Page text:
The Remarkable Success of the Japanese Esports Union (JeSU)

video games lawyer
1000 648 David Hoppe

In spite of Japan being one of the world’s leading video game markets, prior to early last year, the development Japan’s esports scene was severely restricted due to centuries-old gambling legislation that effectively banned the offering of prize money in tournaments. In February of 2018, the Japanese esports Union (JeSU), a coalition of game publishers and other companies involved in esports, was formed to promote and represent this new industry. Eighteen months later, JeSU has successfully brought about significant developments in government regulation and popular perception that have unfettered Japanese esports and help to launch dramatic growth of the industry.

Consolidation Is Key

JeSU was formed by the combination of three independent esports associations: the Japan eSports Association, the eSports Promotion Organization, and the Japan eSports Federation. The formation of the union was supported by the Computer Entertainment Suppliers Association (CESA), which exists to promote the video game industry and organizes Tokyo Game Show, the Japan Online Game Association (JOGA), Japan Amusement Machine and Marketing Association (JAMMA), and Association of Media in Digital (AMD). JeSU’s roster of 42 regular members is comprised of Japanese video games publishers, developers and related companies of every scale and includes Arc System Works, Bandai Namco, Capcom, Dentsu, Konami, Microsoft Japan, Shogakkan, Sony, Square Enix and Tencent Japan.                                                                  

Overcoming Challenges

Japanese legislation includes decades-old gambling laws that were originally established to restrict organized crime (yakuza), but had been interpreted to prevent esports tournaments from offering cash prizes over 100,000 yen ($934), and so limited development of the esports scene. One of JeSU’s earliest accomplishments was to develop a way to work around these laws by instituting categories of “Pro Gaming” licenses which permit holders to compete in tournaments for cash prizes. The types of licenses available are the “Japan eSports Pro Licenses”, the “Japan eSports Junior License”, and the “Japan eSports Team License”.

The introduction of licenses both enabled the offering of cash prizes in tournaments and opened the door to Japanese video game players and teams seeking to make careers in esports. To date, JeSU has issued 138 pro player licenses, one junior license, and eight team licenses across a lineup of eleven games that includes Street Fighter V Arcade Edition, Tekken 7, Call of Duty Black Ops, and Puyo Puyo.

Capturing Hearts and Minds

In addition to introduction of legislative measures, JeSU is also bringing about a cultural shift. “In order to raise the cognition and status of [pro gamers], we thought that we needed an item that can make the pro gamer accepted by everyone,” said Akihito Furusawa, the auditor of Japan esports Federation. JeSU work to promote and bring credibility to esports to the Japanese public. As the Japan Times reported in May 2019, “a Jiji Press survey showed that 42.8 percent of people think esports competitive video games will become as popular as sports in Japan, up 7.4 percentage points from the previous survey carried out in April last year.”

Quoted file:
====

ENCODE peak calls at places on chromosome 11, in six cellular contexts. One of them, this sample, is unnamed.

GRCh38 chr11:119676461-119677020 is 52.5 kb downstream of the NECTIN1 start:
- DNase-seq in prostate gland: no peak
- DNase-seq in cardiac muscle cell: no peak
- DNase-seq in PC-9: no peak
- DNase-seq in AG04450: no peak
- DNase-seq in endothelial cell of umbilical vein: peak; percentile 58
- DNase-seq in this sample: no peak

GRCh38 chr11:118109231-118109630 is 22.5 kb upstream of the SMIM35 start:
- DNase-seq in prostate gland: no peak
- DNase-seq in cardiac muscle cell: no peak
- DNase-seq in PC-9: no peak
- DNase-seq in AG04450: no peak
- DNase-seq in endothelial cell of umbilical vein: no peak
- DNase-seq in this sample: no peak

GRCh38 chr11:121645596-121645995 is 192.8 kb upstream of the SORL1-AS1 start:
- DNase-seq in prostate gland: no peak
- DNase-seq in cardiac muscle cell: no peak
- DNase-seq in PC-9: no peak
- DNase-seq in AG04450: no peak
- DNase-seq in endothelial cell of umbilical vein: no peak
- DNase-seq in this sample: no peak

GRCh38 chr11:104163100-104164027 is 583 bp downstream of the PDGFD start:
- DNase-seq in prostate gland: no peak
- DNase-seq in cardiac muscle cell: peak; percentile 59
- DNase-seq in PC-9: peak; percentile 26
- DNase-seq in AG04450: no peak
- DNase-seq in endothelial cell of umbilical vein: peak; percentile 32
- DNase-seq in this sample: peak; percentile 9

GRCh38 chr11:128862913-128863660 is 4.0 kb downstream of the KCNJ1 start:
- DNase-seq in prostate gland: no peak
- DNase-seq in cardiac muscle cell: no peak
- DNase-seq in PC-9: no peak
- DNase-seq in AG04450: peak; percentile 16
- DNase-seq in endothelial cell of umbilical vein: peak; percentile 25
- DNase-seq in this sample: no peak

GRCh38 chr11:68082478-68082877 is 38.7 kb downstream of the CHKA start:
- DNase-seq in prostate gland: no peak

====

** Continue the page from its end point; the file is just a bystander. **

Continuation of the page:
JeSU also organizes and provides official support for esports events on a near-monthly basis. In 2019 alone, the organization has supported five events including the Puyo Puyo Championship Cup and the Tekken 7 event Wellplayed Challenger; earlier this month held the inaugural Coca-Cola STAGE: 0 eSPORTS High School Championship 2019 which included League of Legends, Fortnite, and Clash Royale tournaments, and was broadcast on several national and local TV stations.

JeSU further plans to hold an exhibition event at the 2020 Tokyo Olympics and to create regional branches across the country which will support organizing esports tournaments and the training and development of local eAthletes. Additionally, the organization plans to expand opportunities for current professional Japanese eAthletes by sending them abroad for international tournaments and by organizing matches with overseas players. JeSU is well on the way to creating a foundation for Japanese teams to compete in the 2022 Asian Games in Hangzhou, China, where esports may be a full medal event for the first time.

A Burgeoning Market and Bright Outlook

The results of JeSU’s efforts have been dramatic: according to the Japanese data provider Gzbrain, the Japanese esports industry grew 1244% from $3.4 million in 2017 to $42.3 million in 2018, and is predicted to growth to $90.8 million USD by 2022. Thanks to JeSU, Japan is now one of the fastest-growing esports markets in the world, and the organization is putting significant plans in place for the remainder of 2019 and beyond.

As increasing numbers of Japanese players and leagues gain new professional status and the cultural perceptions surrounding esports gradually shifts, continued and significant development and growth is forecast for this market, and Japan is already on the way to playing an important role in the global esports industry.

Author

David Hoppe

All stories by: David Hoppe

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